If a piece of the fatty material in your arteries breaks away then a blood clot will form. A heart attack happens when a blood clot blocks one of your coronary arteries, cutting off the blood supply to your heart muscle.
What increases your risk of heart disease?
A risk factor is something that increases your chances of getting a disease. There are many risk factors for coronary heart disease.
Some risk factors you can’t control. These include:
· your ethnic background
· a history of heart disease in your family
· your age
· your gender
Talk to your GP if you are worried about any of these. They can help you identify the changes you need to make and where to start.
Some risk factors you can control, such as:
· not eating a healthy diet
· being overweight or obese
· high blood pressure
· high blood cholesterol
· not being physically active
· drinking too much alcohol
What is coeliac disease?
Gluten is a protein found in wheat, rye, oats, spelt and barley. Those with coeliac disease have an autoimmune reaction to gluten. This affects about 1% of the population. The only treatment is to exclude gluten entirely from their diet. If a person with coeliac disease eats food containing gluten (even a tiny quantity), it damages the lining of their gut leading to symptoms (diarrhoea, constipation, nausea, cramping) and medical complications (malabsorption, osteoporosis, anaemia).
The EU law stipulates that 14 specific food allergens are declared on prepacked and non-packed foods. Gluten is one of these allergens. If a food on the menu contains gluten, the exact cereal containing the gluten must also be identified and specified on the menu.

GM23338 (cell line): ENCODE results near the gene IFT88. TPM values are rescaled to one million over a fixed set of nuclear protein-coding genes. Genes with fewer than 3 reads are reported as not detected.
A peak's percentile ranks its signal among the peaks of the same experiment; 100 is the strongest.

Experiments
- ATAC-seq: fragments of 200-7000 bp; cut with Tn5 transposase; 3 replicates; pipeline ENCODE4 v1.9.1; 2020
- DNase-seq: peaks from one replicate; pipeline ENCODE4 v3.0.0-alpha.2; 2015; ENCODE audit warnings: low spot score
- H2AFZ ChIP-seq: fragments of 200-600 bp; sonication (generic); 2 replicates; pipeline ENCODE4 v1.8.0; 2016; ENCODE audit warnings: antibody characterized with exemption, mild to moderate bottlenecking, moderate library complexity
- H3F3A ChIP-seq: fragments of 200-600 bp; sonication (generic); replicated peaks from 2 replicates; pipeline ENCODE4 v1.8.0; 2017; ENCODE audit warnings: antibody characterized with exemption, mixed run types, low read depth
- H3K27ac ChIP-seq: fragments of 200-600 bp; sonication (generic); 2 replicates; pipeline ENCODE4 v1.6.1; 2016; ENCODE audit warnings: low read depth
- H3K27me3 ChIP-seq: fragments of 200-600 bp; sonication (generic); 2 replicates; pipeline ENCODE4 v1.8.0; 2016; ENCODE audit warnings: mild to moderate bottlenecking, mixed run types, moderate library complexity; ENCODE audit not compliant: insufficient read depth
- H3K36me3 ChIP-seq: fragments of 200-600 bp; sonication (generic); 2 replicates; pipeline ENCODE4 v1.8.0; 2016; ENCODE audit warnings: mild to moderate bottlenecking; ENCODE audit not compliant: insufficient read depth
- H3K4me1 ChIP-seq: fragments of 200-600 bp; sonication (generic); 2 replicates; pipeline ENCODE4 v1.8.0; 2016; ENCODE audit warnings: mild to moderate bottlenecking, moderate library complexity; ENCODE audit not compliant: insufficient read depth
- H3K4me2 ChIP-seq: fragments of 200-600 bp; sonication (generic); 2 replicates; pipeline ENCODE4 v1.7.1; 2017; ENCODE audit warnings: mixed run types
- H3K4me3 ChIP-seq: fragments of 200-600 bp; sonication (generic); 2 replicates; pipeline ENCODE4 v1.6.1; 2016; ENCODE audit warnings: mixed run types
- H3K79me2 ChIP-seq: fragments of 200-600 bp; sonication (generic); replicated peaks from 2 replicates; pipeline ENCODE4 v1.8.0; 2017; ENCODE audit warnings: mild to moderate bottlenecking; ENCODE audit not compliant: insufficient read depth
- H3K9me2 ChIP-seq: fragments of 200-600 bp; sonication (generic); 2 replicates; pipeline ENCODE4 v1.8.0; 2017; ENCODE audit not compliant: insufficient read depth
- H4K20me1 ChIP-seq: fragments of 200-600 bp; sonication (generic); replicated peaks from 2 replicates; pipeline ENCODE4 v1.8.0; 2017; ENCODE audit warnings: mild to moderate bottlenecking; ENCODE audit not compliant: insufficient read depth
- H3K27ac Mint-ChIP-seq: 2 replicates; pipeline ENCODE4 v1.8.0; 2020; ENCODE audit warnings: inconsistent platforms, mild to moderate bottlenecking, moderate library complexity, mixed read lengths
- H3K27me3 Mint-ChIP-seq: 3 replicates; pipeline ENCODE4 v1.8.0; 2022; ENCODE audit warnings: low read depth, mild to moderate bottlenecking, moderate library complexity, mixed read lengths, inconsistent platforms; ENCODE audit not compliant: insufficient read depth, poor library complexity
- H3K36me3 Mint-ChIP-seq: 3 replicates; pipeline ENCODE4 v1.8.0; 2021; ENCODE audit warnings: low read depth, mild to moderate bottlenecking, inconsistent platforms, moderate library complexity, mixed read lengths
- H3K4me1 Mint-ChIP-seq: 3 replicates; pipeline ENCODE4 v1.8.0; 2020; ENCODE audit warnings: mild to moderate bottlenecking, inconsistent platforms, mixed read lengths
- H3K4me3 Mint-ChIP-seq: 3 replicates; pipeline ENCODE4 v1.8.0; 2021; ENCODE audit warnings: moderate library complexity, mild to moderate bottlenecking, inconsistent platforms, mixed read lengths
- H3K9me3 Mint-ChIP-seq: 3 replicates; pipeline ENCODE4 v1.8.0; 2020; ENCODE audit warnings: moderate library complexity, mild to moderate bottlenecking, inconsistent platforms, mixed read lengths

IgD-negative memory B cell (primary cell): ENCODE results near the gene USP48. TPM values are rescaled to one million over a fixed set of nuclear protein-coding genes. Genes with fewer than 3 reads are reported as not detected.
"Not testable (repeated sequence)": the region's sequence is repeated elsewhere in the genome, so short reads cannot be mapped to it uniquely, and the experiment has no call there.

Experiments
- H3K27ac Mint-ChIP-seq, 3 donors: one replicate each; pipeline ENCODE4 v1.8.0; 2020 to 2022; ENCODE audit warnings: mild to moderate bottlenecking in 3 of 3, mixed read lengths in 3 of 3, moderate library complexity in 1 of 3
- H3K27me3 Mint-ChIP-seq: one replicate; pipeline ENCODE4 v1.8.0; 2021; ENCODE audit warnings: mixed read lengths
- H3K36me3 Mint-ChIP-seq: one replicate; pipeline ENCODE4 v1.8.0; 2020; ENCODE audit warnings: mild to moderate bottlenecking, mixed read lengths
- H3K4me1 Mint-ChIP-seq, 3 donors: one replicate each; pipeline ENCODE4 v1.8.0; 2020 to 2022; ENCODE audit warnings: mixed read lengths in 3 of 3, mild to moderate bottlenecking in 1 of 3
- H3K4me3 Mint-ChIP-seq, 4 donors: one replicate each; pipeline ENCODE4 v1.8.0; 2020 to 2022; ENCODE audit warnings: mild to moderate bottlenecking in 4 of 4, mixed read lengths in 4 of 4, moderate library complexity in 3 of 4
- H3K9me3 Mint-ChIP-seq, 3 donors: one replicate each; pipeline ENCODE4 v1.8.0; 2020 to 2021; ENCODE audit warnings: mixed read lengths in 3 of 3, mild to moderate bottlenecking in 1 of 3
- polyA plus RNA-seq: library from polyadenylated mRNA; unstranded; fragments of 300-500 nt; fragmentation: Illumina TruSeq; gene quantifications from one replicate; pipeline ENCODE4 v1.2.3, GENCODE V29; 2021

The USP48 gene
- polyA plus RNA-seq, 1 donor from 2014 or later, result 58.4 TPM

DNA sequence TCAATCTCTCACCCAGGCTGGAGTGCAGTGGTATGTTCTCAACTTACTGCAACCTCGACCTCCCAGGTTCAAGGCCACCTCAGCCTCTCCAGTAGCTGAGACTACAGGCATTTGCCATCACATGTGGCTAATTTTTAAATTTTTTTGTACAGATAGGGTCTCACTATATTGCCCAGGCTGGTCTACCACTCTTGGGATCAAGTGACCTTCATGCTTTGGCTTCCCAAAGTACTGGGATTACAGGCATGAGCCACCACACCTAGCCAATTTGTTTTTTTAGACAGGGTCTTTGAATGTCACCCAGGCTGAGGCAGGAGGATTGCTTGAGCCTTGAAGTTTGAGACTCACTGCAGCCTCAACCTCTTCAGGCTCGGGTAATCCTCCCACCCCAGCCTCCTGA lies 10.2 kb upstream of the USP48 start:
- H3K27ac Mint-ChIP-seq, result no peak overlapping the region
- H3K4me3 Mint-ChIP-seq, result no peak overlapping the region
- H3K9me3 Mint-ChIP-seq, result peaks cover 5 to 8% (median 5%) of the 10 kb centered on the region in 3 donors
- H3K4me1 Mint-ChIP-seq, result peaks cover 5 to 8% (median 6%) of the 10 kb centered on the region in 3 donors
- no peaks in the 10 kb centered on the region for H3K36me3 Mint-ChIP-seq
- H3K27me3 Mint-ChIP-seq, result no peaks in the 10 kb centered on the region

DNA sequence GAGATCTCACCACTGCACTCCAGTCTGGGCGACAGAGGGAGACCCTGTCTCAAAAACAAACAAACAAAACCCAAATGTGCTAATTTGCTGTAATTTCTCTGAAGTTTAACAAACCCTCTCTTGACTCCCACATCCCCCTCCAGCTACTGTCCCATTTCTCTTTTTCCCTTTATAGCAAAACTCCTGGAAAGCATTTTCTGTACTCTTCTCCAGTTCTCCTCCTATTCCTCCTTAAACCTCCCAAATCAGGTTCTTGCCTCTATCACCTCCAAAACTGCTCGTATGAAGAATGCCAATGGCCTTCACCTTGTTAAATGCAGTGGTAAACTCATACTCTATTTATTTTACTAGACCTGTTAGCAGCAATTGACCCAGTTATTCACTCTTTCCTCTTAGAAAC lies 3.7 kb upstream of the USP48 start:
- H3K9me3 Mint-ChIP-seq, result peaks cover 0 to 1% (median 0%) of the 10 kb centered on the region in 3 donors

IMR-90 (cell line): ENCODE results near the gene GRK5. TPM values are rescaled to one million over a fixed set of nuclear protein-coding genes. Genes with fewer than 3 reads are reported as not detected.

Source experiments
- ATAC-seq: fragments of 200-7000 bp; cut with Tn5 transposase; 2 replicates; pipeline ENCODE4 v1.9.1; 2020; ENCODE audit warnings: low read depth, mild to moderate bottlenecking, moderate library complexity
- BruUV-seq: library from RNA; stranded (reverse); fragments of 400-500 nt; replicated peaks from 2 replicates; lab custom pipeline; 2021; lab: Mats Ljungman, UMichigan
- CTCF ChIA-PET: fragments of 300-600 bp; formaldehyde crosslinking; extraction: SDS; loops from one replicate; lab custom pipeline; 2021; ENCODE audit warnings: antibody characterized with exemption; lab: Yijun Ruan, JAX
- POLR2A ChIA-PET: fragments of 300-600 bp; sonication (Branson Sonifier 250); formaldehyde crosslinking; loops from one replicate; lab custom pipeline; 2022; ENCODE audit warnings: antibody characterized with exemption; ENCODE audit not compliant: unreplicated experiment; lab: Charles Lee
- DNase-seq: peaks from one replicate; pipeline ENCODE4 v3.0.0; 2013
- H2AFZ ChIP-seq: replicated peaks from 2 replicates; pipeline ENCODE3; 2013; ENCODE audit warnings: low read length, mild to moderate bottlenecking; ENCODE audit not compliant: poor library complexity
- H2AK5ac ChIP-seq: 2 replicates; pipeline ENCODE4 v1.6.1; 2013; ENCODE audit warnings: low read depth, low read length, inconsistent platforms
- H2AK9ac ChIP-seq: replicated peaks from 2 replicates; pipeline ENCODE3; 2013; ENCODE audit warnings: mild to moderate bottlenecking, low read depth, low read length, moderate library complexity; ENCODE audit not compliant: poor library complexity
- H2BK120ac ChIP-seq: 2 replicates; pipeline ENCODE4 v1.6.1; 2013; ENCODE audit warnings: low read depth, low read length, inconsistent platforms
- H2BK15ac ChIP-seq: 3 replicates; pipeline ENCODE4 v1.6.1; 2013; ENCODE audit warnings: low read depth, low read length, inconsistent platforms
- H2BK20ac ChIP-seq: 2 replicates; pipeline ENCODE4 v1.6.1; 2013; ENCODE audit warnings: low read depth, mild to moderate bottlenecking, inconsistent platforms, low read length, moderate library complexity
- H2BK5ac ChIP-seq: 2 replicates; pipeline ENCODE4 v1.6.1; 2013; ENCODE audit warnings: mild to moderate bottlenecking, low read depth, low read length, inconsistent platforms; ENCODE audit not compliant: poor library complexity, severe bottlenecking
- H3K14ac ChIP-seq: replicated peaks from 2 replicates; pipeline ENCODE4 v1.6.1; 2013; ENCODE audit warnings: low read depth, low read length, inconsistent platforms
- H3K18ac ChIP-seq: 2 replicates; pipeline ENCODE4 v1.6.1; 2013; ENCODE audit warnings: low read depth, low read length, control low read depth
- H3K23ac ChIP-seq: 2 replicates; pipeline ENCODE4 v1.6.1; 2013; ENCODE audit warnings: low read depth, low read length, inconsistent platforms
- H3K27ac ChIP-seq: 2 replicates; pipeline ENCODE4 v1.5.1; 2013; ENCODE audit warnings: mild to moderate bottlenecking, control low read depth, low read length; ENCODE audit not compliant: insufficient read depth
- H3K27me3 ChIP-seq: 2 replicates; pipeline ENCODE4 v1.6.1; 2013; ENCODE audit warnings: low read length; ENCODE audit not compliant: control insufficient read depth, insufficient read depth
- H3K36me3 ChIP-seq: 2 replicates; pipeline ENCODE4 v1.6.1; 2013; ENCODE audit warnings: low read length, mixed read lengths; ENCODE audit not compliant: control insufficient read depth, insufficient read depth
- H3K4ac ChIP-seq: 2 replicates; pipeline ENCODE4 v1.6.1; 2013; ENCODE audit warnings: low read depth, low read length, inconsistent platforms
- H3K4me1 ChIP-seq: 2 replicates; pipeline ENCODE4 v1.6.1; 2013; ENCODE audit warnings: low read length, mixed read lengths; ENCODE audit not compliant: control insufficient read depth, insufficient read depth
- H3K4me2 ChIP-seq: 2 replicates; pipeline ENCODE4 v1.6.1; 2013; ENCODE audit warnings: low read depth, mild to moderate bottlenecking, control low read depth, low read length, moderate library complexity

Why follow a gluten free diet?
Those with a diagnosis of coeliac disease must follow a gluten free diet as it is the only treatment available. This diet aims to exclude all dietary sources of gluten and ensure gluten containing foods are substituted with an alternative of similar nutrient quality.
Where is gluten found in food?
As we mentioned, gluten is found in wheat, rye, oats, spelt and barley and any foods made with these cereals. Other sources of gluten to avoid when reading labels of processed foods include; starch or modified starch (check source-allowed if not made from wheat), cereal filler, wheat starch, wheat bran, wheat germ, malt, malt flavouring, malt extract. The Coeliac Society of Ireland provides a comprehensive directory to gluten free foods yearly.
The best way to ensure ingredients are gluten free is by reading the label. Allergens are highlighted and written in bold in the ingredient list. In the case of gluten, the cereal containing the gluten must be specified on the label.
The crossed grain symbol is nationally and internationally recognised by those who need to follow a gluten-free diet.
What about FODMAPS?
Carbohydrates include: bread, pasta, rice, potatoes and sugary foods. Those with irritable bowel syndrome (IBS) are sensitive to certain carbohydrates in food called FODMAPS which are poorly digested and lead to symptoms in certain people such as wind and bloating. Irritable bowel syndrome affects 10-15% of the population. The letters in the word FODMAP each represent a name of each fermentable carbohydrate. The name may not be familiar to you but it refers to the chemical name given to a group of specific carbohydrates.
Oligosaccharides (fructans and galactans) are a type of fermentable carbohydrate/type of fibre which are found in wheat, onions, garlic, beans and certain fruit and vegetables.
Those who have IBS who have not found relief in following a healthy eating diet, high in fibre and fluid and wish to follow a low FODMAP diet are advised to do so under guidance from a registered dietitian before making unnecessary dietary restrictions.